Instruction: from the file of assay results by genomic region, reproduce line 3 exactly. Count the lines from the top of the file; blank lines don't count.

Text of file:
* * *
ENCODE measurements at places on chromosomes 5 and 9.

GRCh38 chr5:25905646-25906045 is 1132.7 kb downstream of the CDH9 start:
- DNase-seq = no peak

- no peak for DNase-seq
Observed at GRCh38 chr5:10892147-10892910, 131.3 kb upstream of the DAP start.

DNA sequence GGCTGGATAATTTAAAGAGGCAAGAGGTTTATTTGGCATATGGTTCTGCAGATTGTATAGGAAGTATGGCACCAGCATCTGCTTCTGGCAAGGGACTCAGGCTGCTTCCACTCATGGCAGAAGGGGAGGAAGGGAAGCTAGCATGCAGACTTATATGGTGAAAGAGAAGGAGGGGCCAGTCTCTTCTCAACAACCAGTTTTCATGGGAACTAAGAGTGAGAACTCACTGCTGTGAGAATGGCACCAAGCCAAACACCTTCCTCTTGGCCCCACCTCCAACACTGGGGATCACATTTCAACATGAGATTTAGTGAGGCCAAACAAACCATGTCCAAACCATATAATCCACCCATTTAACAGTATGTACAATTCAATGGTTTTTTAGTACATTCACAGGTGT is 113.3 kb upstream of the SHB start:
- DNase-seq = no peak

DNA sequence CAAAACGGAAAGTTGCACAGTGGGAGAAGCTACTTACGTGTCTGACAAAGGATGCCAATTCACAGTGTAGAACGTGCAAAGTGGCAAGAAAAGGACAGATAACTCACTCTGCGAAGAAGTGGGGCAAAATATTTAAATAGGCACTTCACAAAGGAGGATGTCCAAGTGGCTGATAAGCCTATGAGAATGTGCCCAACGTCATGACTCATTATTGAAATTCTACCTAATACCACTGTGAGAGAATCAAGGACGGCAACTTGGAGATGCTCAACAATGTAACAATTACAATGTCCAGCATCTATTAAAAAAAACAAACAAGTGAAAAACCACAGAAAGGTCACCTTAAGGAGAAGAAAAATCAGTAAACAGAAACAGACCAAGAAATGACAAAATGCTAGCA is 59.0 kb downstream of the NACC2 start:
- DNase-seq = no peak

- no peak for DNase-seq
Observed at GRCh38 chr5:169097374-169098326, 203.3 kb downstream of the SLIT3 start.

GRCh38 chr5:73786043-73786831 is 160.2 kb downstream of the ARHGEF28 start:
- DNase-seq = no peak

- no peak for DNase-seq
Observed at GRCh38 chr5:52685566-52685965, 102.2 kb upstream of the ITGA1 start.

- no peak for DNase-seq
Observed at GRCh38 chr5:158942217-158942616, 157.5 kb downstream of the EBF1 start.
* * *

- DNase-seq = no peak